Missouri Airports May Soon Serve Alcohol To Go

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Good news may be coming if you live in Missouri and share a beautiful, tantalizing relationship with your beers, wines and spirits.

The Missouri House recently passed a bill allowing flight-ticket holders to order on-the-go alcoholic beverages at the boarding gates in every, international airport in the state.

If the state senate passes the bill, alcohol-selling businesses will be able to apply for a permit allowing patrons to order branded-plastic-cup drinks and carry them out into the terminal.

However, under current Federal Aviation Administration (FAA) regulations, passengers will not be able to drink any alcohol on the plane unless it is served by the carrier. (You’re going to have to do most of your drinking outside the plane.)

Only 16 people in the 162-member chamber voted against it. The bill now has to move to the senate for consideration. Many think this booze bill’s highly likely to pass.

However, many critics of the bill believe it will worsen the already-rising problem of  booze-fueled in-flight brawls even worse. St. Louis Democratic Rep. Stacey Newman, a retired flight attendant, believes the measure may cause problems with unruly passengers. Some frequent flyers also say they’re concerned about the measure.

“You see examples of people who get violent or are just generally unruly and argumentative,” businessman Chris Clarambeau told USA Today. “And the flight starts, and then the plane has to get stuck, and security has to come and take the person off the plane and a hundred people on the plane have been inconvenienced because of it.”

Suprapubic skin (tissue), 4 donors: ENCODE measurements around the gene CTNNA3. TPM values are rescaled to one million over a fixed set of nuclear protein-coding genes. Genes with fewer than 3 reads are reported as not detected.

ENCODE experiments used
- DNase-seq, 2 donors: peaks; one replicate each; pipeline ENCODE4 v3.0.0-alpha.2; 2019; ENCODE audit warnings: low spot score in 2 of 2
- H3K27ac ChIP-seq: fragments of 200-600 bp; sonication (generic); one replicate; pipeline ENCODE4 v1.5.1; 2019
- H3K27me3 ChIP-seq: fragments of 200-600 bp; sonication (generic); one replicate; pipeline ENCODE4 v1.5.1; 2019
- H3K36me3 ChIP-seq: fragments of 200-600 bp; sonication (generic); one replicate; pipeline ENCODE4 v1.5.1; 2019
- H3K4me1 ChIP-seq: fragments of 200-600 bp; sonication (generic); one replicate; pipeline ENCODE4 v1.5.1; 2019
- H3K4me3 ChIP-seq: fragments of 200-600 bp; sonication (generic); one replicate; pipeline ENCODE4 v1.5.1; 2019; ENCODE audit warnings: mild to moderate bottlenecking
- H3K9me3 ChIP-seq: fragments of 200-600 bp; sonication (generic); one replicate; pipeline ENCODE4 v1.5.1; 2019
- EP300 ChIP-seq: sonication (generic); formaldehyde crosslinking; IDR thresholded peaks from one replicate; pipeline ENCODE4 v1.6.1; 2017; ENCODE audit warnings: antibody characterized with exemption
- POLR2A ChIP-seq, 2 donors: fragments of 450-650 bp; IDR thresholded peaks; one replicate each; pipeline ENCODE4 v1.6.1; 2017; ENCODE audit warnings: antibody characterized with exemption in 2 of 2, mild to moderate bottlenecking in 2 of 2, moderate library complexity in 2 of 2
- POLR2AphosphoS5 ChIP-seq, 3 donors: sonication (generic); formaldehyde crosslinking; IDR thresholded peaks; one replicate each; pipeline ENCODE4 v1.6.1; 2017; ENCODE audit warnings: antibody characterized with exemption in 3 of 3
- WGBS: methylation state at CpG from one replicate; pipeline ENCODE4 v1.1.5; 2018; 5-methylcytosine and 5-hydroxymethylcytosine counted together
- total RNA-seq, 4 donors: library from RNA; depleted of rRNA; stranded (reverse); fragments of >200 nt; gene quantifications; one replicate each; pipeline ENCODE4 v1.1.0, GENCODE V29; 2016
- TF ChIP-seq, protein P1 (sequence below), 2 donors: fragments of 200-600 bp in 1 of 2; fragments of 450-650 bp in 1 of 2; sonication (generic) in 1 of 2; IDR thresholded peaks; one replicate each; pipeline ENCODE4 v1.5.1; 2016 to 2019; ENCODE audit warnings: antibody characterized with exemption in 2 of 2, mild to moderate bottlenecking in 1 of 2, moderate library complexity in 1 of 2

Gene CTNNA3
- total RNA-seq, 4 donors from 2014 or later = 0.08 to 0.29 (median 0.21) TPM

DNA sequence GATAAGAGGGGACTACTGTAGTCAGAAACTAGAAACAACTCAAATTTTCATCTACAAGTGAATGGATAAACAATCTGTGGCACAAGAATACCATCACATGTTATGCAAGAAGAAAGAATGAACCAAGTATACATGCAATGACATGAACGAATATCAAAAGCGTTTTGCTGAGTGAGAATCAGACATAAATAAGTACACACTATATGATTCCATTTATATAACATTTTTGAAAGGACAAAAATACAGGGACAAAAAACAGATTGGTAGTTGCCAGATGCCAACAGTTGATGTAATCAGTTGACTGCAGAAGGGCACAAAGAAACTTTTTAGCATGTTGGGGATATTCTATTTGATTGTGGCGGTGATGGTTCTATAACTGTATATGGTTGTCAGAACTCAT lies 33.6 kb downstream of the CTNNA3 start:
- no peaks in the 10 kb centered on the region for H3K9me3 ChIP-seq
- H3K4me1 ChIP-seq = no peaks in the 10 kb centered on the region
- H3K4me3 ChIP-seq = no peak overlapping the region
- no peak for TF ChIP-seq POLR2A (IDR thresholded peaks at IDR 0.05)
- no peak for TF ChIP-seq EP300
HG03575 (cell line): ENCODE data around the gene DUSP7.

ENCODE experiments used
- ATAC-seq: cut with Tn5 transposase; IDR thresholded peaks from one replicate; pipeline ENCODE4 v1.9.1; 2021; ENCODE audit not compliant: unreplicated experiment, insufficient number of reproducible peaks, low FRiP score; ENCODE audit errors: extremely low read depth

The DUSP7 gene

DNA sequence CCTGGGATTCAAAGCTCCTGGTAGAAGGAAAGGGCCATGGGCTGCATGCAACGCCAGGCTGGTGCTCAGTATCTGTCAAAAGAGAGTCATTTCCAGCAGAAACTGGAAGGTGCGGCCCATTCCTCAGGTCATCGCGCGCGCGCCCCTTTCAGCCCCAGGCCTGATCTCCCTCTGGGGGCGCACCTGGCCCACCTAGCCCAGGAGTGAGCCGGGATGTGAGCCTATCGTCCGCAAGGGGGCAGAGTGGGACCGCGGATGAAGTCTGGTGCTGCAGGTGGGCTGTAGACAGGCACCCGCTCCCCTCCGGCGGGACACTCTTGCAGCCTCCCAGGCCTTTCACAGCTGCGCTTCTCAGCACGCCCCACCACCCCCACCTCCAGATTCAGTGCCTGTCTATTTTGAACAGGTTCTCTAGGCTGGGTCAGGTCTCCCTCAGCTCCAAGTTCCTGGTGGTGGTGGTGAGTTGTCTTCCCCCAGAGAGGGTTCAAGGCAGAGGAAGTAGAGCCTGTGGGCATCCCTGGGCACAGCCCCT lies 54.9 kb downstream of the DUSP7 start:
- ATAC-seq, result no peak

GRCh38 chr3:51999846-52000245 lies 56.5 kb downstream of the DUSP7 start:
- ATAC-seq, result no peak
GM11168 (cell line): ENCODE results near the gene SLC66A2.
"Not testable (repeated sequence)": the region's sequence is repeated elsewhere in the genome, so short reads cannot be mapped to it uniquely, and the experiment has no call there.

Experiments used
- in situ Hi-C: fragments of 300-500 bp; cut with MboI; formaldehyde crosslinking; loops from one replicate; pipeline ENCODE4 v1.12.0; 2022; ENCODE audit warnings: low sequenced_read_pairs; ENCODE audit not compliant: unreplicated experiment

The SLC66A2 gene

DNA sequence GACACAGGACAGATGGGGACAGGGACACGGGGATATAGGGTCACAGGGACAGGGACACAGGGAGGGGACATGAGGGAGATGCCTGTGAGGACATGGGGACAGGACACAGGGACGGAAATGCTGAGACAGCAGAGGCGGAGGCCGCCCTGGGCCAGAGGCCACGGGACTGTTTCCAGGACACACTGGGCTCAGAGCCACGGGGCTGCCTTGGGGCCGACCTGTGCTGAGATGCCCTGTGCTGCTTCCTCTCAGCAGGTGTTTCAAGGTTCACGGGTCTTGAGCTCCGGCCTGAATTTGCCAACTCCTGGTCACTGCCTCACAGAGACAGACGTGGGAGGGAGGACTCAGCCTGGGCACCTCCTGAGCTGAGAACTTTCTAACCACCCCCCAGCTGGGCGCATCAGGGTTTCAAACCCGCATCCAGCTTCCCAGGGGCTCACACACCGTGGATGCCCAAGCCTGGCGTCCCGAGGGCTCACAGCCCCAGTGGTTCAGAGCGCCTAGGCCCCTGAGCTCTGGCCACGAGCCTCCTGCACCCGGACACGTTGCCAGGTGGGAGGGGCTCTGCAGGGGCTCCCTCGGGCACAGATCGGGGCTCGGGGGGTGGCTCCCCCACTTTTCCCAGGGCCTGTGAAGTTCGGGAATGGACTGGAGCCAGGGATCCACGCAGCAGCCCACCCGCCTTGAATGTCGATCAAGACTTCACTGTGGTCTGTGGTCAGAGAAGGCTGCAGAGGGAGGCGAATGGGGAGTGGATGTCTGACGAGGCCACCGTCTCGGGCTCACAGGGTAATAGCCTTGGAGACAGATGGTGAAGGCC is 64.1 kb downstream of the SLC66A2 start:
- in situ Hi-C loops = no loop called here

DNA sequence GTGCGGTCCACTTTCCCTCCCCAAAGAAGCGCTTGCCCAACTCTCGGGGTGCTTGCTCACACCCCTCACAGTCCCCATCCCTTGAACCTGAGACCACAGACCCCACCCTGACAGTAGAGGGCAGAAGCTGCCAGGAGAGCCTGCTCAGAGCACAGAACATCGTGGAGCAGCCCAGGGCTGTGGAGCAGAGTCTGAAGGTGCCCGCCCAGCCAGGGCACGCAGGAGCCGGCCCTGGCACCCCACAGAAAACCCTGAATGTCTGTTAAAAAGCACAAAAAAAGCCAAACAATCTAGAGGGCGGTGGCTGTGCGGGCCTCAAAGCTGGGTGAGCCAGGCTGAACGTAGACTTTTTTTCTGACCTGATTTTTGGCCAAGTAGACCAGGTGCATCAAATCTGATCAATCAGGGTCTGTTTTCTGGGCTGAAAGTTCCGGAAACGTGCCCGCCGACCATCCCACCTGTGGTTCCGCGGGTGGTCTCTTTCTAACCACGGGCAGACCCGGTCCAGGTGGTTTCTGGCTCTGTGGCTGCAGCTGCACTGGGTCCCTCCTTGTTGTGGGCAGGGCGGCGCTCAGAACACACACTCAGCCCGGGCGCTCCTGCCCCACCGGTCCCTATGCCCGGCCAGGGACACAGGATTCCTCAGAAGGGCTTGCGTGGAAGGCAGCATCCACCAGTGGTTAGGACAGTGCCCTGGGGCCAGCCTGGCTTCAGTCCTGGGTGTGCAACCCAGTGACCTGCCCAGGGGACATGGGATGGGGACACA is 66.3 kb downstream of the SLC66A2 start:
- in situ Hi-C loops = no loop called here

And even though bill opponents’ concerns are grounded in good sense, those in favor believe the law will improve general, customer satisfaction at the airports and could potentially provide opportunities for local breweries and wineries to open up airport kiosks, expanding their businesses.

Supporters also believe the law won’t cause a massive change—especially in Kansas City International Airport. Many of the bars are located outside of security checkpoints, and some vendors already sell wine and beer near gate areas.

If the bill passes in Missouri, the state will join the likes of Nashville and Memphis in Tennessee—as well as Houston and Tampa (FL), who have all enacted similar policies.

Do you think passing this bill is a good idea? Let me know on Facebook or in the comments section below.

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